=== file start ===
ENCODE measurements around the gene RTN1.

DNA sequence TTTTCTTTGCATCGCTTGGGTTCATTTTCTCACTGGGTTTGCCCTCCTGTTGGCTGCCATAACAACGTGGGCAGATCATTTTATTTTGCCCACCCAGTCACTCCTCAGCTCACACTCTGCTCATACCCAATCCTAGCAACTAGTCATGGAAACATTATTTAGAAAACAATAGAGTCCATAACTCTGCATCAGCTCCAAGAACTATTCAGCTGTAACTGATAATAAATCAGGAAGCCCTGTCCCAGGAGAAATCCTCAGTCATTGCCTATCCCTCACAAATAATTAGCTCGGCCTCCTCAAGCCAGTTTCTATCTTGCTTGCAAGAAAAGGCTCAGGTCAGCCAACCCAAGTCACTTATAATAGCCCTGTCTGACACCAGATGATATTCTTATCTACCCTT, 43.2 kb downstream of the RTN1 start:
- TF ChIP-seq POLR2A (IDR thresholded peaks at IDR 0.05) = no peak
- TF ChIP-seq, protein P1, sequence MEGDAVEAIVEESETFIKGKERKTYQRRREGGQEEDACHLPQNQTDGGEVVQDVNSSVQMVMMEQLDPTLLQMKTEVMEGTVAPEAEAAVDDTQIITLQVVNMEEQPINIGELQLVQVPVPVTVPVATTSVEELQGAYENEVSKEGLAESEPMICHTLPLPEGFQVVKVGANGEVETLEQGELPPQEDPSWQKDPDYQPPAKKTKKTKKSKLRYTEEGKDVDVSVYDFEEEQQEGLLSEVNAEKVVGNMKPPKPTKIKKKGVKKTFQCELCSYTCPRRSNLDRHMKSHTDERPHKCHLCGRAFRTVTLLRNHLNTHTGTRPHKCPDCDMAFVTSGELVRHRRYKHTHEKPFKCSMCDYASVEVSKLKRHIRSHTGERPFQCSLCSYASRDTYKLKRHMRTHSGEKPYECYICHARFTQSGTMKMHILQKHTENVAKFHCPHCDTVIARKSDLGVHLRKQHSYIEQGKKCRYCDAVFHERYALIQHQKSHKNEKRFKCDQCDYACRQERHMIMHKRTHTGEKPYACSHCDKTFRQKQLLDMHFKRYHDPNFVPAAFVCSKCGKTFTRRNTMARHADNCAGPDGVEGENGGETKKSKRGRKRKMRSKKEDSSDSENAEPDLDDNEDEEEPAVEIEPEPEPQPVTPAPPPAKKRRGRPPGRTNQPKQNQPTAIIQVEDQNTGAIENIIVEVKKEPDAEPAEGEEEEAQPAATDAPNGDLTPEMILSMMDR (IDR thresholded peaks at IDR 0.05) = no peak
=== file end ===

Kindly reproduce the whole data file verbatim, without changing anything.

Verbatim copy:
ENCODE measurements around the gene RTN1.

DNA sequence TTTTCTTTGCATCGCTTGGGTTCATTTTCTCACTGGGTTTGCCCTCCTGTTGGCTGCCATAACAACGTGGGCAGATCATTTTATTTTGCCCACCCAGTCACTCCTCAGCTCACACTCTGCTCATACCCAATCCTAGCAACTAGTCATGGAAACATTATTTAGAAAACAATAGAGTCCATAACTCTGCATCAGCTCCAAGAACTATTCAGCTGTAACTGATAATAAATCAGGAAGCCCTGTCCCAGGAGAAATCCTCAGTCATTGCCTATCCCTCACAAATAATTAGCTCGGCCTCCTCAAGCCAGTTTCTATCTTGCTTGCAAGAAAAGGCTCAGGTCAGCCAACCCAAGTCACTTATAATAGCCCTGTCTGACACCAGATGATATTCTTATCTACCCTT, 43.2 kb downstream of the RTN1 start:
- TF ChIP-seq POLR2A (IDR thresholded peaks at IDR 0.05) = no peak
- TF ChIP-seq, protein P1, sequence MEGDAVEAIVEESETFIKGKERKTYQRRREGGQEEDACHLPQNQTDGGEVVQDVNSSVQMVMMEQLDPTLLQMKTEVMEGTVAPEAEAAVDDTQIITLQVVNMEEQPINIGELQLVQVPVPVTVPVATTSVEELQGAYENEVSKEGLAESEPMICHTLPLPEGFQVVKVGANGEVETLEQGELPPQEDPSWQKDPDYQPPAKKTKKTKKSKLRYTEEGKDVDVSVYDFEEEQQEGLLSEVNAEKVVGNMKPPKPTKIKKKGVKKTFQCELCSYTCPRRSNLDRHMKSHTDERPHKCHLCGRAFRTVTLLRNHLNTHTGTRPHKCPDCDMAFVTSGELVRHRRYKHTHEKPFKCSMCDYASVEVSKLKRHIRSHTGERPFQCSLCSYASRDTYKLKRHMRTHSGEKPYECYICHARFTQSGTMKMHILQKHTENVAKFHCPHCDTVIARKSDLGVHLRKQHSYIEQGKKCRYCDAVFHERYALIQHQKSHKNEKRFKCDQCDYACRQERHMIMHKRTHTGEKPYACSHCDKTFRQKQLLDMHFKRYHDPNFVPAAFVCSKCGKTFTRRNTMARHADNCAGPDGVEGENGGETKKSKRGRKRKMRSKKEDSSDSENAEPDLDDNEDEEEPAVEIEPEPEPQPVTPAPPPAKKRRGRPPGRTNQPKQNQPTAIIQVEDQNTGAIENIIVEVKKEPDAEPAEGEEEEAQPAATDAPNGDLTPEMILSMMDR (IDR thresholded peaks at IDR 0.05) = no peak